Drupal solutions for news sites: Creation date vs. publish date

9 Jun

This is part 3 in a series of posts about Drupal solutions for common issues raised in developing news sites. See a brief preamble in my first entry about the topic.

Solution 3: “This article says it was published way earlier than it was actually published.”

This is a seemingly small problem, and a quick fix. But it's subtle, and a good illustration and how sometimes the programmers and journalists have different ways of thinking about the content.
The first time someone brought this to my attention, I was confused. It sounded like a bug report. Perhaps I was using some kind of bad date stamp format in the date() function or something. The conversation went something like this:

Me– “So the article says it was created several hours earlier than you created it?”
Producer– “Yeah. I just published it now, actually, but it says it was published yesterday afternoon.”
Me– “Wait, published or created?”
Producer– “Published, I guess? What's the difference?”

As you might be able to guess, what I was referring to was the time at which the node had been first inserted into the database. In my mind, as a programmer, this is the true “creation” date of the article. To the editorial people, this is not meaningful. They routinely create articles in what we internally call “draft mode” (i.e., with “published” unchecked in the node form). By their logic, the date displayed on an article should be the moment at which it first become available for public consumption — that is, the time at which the node was edited in such a way that “published” went from false to true. When the article was first inserted (as a draft) doesn't matter at all to them.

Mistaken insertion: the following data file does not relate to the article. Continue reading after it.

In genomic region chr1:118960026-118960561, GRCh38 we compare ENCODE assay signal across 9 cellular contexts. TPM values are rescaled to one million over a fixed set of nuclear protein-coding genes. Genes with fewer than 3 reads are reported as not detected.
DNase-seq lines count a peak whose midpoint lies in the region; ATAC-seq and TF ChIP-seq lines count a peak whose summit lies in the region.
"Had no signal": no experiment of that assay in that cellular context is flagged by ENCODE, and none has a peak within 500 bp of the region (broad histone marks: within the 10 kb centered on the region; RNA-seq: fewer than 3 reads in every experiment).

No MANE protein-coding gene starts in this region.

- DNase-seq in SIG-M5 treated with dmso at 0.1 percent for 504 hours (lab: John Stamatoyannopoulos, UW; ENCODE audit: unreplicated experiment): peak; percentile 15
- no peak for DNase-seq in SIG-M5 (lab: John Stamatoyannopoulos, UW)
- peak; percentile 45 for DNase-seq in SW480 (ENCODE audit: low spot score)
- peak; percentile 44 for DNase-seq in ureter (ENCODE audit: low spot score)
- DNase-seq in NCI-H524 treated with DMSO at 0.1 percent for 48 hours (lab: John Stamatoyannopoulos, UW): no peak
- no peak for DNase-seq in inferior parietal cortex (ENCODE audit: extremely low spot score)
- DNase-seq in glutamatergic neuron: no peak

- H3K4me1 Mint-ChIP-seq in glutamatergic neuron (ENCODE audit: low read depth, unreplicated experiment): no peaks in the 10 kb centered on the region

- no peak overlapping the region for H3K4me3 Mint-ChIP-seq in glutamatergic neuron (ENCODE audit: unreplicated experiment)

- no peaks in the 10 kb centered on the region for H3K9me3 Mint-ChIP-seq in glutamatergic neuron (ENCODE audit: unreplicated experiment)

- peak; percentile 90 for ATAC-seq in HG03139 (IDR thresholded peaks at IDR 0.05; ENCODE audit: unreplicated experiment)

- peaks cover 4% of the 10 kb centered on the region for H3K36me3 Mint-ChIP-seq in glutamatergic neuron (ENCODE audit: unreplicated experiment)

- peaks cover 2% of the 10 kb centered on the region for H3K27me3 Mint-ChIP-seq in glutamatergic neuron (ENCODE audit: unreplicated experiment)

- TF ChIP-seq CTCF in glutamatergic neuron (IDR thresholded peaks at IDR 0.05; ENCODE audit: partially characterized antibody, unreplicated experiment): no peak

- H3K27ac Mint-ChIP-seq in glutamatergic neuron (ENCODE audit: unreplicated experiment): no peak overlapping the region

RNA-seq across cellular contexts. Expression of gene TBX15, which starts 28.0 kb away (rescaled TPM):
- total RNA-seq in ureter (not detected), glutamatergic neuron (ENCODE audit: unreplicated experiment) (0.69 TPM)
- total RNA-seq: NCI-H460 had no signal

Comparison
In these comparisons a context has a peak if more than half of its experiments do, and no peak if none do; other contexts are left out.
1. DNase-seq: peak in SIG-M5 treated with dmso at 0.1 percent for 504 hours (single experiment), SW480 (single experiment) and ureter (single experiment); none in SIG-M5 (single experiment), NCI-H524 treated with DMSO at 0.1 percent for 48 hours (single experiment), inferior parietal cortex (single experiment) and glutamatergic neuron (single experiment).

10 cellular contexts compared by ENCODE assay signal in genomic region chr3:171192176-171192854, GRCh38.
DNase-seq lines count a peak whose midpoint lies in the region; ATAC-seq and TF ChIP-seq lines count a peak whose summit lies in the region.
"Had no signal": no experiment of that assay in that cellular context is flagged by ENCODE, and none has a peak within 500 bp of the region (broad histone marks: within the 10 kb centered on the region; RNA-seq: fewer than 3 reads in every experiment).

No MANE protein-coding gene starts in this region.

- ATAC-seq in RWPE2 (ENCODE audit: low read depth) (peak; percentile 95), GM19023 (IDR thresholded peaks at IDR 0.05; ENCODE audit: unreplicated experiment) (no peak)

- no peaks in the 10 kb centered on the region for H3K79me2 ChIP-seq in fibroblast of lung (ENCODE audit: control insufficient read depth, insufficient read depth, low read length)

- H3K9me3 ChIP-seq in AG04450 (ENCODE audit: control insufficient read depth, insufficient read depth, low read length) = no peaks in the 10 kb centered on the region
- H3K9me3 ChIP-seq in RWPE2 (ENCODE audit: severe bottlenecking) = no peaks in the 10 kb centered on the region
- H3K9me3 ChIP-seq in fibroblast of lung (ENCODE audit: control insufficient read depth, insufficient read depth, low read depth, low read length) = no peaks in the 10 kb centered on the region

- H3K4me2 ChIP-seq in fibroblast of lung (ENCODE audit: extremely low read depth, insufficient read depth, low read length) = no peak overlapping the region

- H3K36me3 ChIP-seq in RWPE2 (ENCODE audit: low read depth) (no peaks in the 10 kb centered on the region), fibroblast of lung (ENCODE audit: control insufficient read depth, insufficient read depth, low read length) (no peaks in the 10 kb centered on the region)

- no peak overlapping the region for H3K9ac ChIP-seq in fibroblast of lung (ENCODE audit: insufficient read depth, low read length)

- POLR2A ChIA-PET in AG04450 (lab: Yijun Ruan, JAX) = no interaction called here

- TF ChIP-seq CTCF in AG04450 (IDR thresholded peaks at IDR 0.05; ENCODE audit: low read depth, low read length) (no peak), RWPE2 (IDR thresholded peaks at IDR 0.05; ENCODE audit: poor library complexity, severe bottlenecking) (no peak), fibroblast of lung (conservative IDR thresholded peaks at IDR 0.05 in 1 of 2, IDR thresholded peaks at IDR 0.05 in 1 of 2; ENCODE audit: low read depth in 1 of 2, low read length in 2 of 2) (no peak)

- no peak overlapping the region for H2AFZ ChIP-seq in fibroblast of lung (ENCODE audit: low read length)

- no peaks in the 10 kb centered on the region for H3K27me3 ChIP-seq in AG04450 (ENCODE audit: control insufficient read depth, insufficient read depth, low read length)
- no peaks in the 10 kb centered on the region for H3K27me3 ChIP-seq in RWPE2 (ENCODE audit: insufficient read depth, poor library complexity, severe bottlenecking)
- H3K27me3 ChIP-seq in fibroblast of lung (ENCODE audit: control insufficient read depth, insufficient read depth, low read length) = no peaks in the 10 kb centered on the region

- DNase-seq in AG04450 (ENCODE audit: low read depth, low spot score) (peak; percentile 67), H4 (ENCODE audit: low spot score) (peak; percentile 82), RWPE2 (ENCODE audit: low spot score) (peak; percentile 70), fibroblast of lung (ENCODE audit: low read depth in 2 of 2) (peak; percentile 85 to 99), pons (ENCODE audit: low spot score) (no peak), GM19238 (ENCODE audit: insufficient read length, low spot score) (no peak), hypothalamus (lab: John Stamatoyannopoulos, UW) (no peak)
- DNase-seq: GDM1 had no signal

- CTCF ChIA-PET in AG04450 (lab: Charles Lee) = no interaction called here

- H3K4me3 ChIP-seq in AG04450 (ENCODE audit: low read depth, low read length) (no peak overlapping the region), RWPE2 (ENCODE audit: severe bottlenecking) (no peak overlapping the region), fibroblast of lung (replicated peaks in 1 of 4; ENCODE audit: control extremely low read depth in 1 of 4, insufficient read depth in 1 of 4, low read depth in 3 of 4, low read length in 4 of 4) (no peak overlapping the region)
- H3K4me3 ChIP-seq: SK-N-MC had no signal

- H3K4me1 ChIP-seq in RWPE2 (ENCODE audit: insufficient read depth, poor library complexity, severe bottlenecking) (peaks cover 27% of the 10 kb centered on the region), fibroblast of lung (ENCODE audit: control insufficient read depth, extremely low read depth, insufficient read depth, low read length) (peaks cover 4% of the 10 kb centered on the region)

To do this requires a trivial (but clever, in my opinion) fix. You will need to create a new module, so see this tutorial if you're not familiar with the process. Your module can consist entirely of the following code (let's name the module “article_form”):

 * Implementation of hook_form_alter.
function article_form_form_alter(&$form, $form_state, $form_id) {
  if ($form_id == 'article_node_form') {
    if ($form['#node']->nid && !$form['#node']->status) {

This code will simply blank out the creation date field on a node when it's being edited and is currently marked as unpublished. If this field is blank on node submission, it will be automatically set to the present time. This means that each edit of the node when it's unpublished will bump the date up to the current time, until the edit that publishes it, which is the one that counts. Once it's published, that existing date will remain the default for further edits. As usual, change “article_node_form” to “story_node_form” or “danceparty_node_form” or whatever the name of your node type is.

The only caveat here is that if the article is unpublished at any point, the date will blank out again. Probably not that big of a deal since that's not something you'd be likely to do unless the article needed some serious reworking, so you could manually reset the date if it were that big of a deal.